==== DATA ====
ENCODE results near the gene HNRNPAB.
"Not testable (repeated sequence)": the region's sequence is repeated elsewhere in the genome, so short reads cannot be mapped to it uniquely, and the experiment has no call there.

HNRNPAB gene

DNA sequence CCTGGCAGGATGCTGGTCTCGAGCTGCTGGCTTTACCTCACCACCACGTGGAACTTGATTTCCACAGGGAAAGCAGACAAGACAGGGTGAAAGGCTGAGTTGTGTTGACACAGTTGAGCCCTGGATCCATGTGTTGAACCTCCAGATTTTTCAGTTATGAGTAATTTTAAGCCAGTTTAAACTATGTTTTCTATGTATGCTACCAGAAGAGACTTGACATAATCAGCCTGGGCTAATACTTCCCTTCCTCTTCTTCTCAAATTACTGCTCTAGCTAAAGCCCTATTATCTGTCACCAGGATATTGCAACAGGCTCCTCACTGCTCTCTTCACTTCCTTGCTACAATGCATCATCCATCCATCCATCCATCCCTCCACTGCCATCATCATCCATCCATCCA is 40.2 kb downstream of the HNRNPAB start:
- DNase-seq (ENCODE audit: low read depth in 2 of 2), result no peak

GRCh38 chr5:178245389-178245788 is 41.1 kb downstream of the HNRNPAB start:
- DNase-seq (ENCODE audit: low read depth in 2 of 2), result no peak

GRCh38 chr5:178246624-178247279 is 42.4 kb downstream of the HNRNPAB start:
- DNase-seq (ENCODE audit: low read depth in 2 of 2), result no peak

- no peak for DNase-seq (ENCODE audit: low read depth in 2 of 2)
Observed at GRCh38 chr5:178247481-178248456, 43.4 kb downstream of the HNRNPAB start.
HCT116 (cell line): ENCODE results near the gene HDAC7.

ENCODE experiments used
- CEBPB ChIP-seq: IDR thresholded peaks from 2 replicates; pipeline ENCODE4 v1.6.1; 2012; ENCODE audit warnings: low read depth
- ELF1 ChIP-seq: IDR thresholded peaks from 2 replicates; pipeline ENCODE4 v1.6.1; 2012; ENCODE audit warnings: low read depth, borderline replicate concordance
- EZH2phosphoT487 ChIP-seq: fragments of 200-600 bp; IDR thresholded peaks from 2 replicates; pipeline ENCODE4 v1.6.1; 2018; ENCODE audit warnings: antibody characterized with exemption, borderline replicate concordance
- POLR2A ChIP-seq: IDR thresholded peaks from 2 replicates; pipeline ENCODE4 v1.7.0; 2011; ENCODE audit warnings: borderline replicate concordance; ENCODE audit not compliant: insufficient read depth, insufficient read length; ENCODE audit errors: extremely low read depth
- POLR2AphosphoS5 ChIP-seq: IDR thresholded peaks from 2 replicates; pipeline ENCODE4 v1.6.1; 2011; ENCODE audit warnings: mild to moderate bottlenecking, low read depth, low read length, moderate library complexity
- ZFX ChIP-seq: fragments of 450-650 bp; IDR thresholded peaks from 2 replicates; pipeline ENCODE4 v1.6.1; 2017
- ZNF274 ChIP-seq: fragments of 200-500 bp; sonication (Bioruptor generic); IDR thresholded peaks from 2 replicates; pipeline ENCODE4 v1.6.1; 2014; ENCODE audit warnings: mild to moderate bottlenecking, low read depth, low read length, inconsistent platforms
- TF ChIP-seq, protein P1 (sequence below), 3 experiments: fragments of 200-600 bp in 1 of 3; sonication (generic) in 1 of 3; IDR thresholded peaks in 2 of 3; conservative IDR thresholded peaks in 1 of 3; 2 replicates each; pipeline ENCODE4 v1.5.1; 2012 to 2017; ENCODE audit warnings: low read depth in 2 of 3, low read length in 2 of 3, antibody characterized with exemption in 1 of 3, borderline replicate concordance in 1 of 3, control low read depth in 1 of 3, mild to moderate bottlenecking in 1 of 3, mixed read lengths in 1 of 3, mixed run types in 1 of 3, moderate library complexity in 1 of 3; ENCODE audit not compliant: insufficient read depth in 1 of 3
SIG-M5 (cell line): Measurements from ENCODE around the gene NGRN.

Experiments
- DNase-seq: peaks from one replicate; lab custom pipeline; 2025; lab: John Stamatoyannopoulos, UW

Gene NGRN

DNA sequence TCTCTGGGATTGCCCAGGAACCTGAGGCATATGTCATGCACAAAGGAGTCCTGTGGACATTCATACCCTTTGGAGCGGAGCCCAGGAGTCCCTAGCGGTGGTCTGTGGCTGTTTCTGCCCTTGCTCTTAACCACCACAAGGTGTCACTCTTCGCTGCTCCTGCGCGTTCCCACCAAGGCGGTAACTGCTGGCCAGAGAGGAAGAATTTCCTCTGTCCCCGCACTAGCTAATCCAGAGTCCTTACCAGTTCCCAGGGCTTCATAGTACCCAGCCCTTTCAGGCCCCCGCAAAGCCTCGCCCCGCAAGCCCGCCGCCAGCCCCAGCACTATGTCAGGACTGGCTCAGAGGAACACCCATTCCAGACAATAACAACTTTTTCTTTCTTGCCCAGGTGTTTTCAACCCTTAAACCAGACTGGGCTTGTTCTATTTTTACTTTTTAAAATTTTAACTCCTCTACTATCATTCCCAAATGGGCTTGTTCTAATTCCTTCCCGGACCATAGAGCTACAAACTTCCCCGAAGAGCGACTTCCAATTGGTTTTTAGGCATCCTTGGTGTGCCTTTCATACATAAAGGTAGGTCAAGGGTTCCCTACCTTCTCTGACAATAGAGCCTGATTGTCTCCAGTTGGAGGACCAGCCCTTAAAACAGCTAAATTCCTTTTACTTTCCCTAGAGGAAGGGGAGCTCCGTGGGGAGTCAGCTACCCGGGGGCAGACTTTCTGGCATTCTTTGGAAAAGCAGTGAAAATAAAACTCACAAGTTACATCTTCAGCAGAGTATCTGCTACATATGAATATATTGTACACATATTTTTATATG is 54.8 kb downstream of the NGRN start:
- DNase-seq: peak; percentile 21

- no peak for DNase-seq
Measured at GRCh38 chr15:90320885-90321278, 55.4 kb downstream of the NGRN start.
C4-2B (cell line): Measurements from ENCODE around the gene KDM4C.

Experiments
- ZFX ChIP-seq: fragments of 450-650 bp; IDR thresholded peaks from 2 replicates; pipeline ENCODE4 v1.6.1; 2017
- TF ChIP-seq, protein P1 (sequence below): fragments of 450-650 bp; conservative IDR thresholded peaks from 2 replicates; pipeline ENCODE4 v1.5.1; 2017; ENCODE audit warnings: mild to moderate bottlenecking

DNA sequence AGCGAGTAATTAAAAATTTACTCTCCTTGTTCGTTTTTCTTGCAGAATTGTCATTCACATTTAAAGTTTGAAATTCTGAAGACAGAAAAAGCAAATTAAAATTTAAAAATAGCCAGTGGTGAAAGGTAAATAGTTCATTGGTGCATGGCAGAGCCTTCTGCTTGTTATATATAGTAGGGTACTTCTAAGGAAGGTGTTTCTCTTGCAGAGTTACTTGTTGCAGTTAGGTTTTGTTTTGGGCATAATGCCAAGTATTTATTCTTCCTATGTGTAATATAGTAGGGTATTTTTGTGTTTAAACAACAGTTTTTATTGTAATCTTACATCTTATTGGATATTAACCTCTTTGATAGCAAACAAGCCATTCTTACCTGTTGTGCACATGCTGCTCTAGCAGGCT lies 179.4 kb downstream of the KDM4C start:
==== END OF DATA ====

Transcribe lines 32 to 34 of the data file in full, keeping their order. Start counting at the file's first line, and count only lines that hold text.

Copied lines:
- ZFX ChIP-seq: fragments of 450-650 bp; IDR thresholded peaks from 2 replicates; pipeline ENCODE4 v1.6.1; 2017
- TF ChIP-seq, protein P1 (sequence below): fragments of 450-650 bp; conservative IDR thresholded peaks from 2 replicates; pipeline ENCODE4 v1.5.1; 2017; ENCODE audit warnings: mild to moderate bottlenecking

DNA sequence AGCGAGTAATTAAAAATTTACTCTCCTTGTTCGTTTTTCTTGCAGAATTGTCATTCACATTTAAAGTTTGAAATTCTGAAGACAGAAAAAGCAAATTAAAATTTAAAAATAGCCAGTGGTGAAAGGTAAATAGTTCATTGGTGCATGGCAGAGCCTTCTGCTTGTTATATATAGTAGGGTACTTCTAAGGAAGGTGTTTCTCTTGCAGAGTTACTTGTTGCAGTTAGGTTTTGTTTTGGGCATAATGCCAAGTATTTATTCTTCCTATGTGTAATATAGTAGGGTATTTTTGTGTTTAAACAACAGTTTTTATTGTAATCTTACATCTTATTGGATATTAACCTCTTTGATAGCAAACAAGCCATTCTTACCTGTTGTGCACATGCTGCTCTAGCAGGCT lies 179.4 kb downstream of the KDM4C start: